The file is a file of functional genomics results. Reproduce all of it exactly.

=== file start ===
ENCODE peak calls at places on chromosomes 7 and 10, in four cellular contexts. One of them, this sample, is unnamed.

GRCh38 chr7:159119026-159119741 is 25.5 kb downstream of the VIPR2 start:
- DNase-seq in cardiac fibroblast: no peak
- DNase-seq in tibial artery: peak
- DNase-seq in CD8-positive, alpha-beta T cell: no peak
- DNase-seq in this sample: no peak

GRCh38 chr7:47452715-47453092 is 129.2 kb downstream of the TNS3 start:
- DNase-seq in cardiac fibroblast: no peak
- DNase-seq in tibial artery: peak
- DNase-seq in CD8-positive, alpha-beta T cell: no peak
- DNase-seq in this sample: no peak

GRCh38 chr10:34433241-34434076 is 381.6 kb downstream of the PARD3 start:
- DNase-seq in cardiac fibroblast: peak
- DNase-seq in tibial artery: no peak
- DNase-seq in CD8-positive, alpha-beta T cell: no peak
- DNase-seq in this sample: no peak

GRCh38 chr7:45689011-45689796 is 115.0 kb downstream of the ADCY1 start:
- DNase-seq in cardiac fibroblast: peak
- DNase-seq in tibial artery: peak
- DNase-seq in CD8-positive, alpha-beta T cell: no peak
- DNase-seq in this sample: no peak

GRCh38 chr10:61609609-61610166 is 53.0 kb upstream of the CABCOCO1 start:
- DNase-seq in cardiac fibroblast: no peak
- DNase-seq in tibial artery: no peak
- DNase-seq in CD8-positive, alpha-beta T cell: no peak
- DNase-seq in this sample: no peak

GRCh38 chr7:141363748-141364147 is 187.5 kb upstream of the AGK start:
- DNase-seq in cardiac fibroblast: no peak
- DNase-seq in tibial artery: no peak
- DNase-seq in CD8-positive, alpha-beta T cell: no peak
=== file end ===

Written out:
ENCODE peak calls at places on chromosomes 7 and 10, in four cellular contexts. One of them, this sample, is unnamed.

GRCh38 chr7:159119026-159119741 is 25.5 kb downstream of the VIPR2 start:
- DNase-seq in cardiac fibroblast: no peak
- DNase-seq in tibial artery: peak
- DNase-seq in CD8-positive, alpha-beta T cell: no peak
- DNase-seq in this sample: no peak

GRCh38 chr7:47452715-47453092 is 129.2 kb downstream of the TNS3 start:
- DNase-seq in cardiac fibroblast: no peak
- DNase-seq in tibial artery: peak
- DNase-seq in CD8-positive, alpha-beta T cell: no peak
- DNase-seq in this sample: no peak

GRCh38 chr10:34433241-34434076 is 381.6 kb downstream of the PARD3 start:
- DNase-seq in cardiac fibroblast: peak
- DNase-seq in tibial artery: no peak
- DNase-seq in CD8-positive, alpha-beta T cell: no peak
- DNase-seq in this sample: no peak

GRCh38 chr7:45689011-45689796 is 115.0 kb downstream of the ADCY1 start:
- DNase-seq in cardiac fibroblast: peak
- DNase-seq in tibial artery: peak
- DNase-seq in CD8-positive, alpha-beta T cell: no peak
- DNase-seq in this sample: no peak

GRCh38 chr10:61609609-61610166 is 53.0 kb upstream of the CABCOCO1 start:
- DNase-seq in cardiac fibroblast: no peak
- DNase-seq in tibial artery: no peak
- DNase-seq in CD8-positive, alpha-beta T cell: no peak
- DNase-seq in this sample: no peak

GRCh38 chr7:141363748-141364147 is 187.5 kb upstream of the AGK start:
- DNase-seq in cardiac fibroblast: no peak
- DNase-seq in tibial artery: no peak
- DNase-seq in CD8-positive, alpha-beta T cell: no peak